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1.1. Using Provided HDL Templates 1.2. Instantiating IP Cores in HDL 1.3. Inferring Multipliers and DSP Functions 1.4. Inferring Memory Functions from HDL Code 1.5. Register and Latch Coding Guidelines 1.6. General Coding Guidelines 1.7. Designing with Low-Level Primitives 1.8. Recommended HDL Coding Styles Revision History
220.127.116.11. Use Synchronous Memory Blocks 18.104.22.168. Avoid Unsupported Reset and Control Conditions 22.214.171.124. Check Read-During-Write Behavior 126.96.36.199. Controlling RAM Inference and Implementation 188.8.131.52. Single-Clock Synchronous RAM with Old Data Read-During-Write Behavior 184.108.40.206. Single-Clock Synchronous RAM with New Data Read-During-Write Behavior 220.127.116.11. Simple Dual-Port, Dual-Clock Synchronous RAM 18.104.22.168. True Dual-Port Synchronous RAM 22.214.171.124. Mixed-Width Dual-Port RAM 126.96.36.199. RAM with Byte-Enable Signals 188.8.131.52. Specifying Initial Memory Contents at Power-Up
184.108.40.206. If Performance is Important, Optimize for Speed 220.127.116.11. Use Separate CRC Blocks Instead of Cascaded Stages 18.104.22.168. Use Separate CRC Blocks Instead of Allowing Blocks to Merge 22.214.171.124. Take Advantage of Latency if Available 126.96.36.199. Save Power by Disabling CRC Blocks When Not in Use 188.8.131.52. Initialize the Device with the Synchronous Load (sload) Signal
3.1. Metastability Analysis in the Intel® Quartus® Prime Software 3.2. Metastability and MTBF Reporting 3.3. MTBF Optimization 3.4. Reducing Metastability Effects 3.5. Scripting Support 3.6. Managing Metastability 3.7. Managing Metastability with the Intel® Quartus® Prime Software Revision History 3.8. Intel® Quartus® Prime Pro Edition User Guide: Design Recommendations Archive
3.4.1. Apply Complete System-Centric Timing Constraints for the Timing Analyzer 3.4.2. Force the Identification of Synchronization Registers 3.4.3. Set the Synchronizer Data Toggle Rate 3.4.4. Optimize Metastability During Fitting 3.4.5. Increase the Length of Synchronizers to Protect and Optimize 3.4.6. Increase the Number of Stages Used in Synchronizers 3.4.7. Select a Faster Speed Grade Device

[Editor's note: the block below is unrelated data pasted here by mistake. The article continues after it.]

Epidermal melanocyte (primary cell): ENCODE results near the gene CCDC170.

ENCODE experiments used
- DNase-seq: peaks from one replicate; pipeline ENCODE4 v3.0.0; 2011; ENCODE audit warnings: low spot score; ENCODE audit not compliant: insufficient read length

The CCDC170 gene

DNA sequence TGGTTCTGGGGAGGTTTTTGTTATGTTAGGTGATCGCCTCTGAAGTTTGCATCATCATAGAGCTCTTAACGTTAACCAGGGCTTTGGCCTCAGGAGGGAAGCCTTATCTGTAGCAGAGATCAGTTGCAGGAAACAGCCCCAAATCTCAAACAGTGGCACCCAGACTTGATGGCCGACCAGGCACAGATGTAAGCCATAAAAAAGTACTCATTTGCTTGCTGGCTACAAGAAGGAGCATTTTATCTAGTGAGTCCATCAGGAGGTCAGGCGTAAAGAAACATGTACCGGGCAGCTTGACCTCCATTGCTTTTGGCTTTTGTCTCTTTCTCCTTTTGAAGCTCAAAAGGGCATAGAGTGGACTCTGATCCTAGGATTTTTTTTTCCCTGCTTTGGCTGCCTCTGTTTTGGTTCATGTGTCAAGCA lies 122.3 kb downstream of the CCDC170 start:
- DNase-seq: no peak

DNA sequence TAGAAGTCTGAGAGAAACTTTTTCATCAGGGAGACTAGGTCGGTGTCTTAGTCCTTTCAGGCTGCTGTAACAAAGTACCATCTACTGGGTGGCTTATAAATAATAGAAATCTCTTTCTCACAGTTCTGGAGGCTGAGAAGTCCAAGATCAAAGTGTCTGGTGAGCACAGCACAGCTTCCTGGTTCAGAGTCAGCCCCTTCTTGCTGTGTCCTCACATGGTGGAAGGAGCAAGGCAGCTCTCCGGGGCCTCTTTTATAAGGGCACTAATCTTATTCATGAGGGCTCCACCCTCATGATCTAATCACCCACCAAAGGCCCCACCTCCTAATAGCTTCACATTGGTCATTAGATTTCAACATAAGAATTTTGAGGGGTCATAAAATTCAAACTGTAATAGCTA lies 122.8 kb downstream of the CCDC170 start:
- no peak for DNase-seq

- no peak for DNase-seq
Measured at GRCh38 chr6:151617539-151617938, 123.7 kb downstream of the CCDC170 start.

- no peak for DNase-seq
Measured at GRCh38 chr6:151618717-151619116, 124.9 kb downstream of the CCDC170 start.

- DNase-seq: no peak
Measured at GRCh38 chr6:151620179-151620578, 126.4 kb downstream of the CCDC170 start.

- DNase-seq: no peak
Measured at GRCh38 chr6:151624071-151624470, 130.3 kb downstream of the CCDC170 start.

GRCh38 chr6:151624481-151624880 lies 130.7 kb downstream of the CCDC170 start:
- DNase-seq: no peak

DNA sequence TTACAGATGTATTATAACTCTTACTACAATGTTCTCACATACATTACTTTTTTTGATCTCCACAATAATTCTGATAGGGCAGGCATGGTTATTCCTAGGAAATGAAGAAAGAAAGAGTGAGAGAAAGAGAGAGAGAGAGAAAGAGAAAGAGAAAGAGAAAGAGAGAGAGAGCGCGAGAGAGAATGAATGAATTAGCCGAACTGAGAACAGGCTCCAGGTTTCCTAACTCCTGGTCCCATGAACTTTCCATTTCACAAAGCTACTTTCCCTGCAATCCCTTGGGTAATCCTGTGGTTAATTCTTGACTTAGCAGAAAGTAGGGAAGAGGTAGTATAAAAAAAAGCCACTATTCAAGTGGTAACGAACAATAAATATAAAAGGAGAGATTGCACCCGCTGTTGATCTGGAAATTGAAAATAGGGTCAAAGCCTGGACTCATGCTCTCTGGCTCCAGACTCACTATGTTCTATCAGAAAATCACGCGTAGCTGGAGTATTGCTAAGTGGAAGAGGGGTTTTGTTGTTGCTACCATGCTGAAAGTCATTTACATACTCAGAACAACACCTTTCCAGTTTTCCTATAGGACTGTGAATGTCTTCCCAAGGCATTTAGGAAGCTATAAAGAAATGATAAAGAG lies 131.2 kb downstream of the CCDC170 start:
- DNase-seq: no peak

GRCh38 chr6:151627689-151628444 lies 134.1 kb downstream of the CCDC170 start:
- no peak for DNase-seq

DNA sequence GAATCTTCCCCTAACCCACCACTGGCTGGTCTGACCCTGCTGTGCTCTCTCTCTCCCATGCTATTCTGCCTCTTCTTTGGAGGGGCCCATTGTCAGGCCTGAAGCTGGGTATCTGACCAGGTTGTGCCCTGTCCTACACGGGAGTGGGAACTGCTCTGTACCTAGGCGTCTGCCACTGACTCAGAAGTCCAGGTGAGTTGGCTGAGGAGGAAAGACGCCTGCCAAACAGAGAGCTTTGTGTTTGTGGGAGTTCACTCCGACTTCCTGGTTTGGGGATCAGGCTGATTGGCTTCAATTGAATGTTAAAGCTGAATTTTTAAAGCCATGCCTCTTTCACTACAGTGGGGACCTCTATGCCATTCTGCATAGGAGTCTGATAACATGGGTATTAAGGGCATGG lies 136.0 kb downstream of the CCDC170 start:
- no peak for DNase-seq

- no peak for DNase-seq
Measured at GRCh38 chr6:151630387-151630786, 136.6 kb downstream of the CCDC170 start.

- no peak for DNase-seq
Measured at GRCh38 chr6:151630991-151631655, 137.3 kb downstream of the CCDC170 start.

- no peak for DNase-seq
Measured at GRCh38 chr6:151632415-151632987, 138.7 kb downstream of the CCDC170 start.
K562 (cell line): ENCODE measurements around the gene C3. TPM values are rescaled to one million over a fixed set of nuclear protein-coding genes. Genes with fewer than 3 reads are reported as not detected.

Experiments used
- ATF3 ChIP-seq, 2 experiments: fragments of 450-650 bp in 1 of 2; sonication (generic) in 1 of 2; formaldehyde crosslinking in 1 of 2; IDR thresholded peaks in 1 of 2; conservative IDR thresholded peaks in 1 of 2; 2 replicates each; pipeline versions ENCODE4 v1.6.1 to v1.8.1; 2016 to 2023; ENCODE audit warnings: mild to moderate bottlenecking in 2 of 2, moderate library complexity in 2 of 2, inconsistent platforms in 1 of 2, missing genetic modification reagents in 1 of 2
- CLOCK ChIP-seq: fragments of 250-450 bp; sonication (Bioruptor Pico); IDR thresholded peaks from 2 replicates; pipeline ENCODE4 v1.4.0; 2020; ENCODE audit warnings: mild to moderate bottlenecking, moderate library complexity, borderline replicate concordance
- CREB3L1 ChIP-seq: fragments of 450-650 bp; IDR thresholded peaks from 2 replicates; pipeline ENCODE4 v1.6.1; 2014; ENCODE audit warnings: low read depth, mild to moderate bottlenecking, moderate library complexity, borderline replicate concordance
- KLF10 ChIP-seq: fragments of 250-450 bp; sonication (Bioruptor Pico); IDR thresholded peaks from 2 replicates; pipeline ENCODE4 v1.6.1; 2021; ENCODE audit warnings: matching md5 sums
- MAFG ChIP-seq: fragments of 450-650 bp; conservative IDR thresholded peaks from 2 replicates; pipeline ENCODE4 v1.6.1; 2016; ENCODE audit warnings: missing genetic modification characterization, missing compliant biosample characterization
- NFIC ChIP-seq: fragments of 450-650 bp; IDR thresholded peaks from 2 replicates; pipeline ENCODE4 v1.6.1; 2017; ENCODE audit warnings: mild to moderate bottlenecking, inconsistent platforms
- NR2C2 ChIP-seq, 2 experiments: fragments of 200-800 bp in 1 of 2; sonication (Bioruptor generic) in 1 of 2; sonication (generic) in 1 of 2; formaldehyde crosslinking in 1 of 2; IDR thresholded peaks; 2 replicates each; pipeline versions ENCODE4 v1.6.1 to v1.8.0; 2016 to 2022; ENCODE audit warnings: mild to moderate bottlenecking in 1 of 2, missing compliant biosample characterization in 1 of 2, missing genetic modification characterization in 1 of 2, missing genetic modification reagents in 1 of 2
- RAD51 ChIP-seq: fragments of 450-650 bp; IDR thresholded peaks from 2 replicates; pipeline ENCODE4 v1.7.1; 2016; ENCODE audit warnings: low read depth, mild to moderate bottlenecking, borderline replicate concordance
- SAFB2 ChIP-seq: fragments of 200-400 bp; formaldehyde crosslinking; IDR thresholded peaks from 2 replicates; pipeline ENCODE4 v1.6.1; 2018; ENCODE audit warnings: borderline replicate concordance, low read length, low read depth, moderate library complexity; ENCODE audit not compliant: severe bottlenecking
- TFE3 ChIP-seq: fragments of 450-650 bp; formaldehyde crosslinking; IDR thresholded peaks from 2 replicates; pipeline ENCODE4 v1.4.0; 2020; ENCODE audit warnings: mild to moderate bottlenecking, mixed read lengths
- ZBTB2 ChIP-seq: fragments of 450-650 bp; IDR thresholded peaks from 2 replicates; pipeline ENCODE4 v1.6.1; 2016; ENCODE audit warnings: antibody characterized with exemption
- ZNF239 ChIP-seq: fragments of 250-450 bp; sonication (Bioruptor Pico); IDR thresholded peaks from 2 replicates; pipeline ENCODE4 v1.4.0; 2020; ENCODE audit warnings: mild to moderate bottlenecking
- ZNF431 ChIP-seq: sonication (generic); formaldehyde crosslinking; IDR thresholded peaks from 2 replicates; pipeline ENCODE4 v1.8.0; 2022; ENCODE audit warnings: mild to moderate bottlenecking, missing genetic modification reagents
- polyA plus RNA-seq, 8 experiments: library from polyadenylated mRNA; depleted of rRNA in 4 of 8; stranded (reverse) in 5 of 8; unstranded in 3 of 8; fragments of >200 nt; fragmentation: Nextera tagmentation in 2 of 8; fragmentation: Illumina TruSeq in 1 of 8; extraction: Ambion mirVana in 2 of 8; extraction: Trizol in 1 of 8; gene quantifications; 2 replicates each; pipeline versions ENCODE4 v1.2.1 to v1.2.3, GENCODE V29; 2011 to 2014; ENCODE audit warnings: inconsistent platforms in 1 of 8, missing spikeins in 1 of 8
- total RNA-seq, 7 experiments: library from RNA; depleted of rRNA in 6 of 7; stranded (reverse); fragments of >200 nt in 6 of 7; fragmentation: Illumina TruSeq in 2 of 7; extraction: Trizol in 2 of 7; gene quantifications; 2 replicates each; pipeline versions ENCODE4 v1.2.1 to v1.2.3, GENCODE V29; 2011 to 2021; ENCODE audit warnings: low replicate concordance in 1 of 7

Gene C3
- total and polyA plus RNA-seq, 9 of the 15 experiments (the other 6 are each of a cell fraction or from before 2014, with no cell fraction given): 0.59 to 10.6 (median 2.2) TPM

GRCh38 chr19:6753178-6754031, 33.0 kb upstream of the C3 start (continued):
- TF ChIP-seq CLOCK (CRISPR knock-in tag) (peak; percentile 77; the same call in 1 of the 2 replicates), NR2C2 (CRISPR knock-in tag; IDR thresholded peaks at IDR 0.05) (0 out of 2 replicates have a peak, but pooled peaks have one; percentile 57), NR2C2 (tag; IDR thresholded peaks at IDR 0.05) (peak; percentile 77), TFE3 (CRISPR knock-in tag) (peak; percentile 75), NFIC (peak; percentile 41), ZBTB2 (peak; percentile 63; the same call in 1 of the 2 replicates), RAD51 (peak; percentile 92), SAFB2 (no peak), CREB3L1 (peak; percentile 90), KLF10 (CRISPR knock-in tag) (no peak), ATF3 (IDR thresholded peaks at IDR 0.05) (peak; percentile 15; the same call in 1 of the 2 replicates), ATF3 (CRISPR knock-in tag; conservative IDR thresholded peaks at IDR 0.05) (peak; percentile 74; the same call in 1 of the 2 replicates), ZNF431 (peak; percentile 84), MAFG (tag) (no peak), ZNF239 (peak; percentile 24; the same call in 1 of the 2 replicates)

2.5.2. Running Design Assistant During Compilation
When enabled, Design Assistant runs automatically during compilation and reports design rule violations in the Compilation Report.
When you enable or specify parameters for a rule check in compilation mode, those specifications apply by default to running Design Assistant in compilation mode. If you change the rule settings for analysis mode, those settings are independent from the rule settings in compilation mode.
- To run Design Assistant checking during compilation flows, ensure that Enable Design Assistant execution during compilation is on.
- To enable or disable specific design rule checks, turn on or off the checkbox for that rule in the Name column. If the rule is unchecked, Design Assistant does not report violations for the rule.
- In the Parameters field, consider changing default values for rules you enable.
Figure 24. Design Assistant Rule Settings
- To run Design Assistant during compilation, run one or more stages of the Compiler from the Processing menu or Compilation Dashboard.
Figure 25. Example Design Assistant Results in Compilation Reports
- To view the results for each rule, click the rule in the Rules list. A description of the rule and design recommendations for correction appear.
Figure 26. Design Assistant Rule Violation Recommendation
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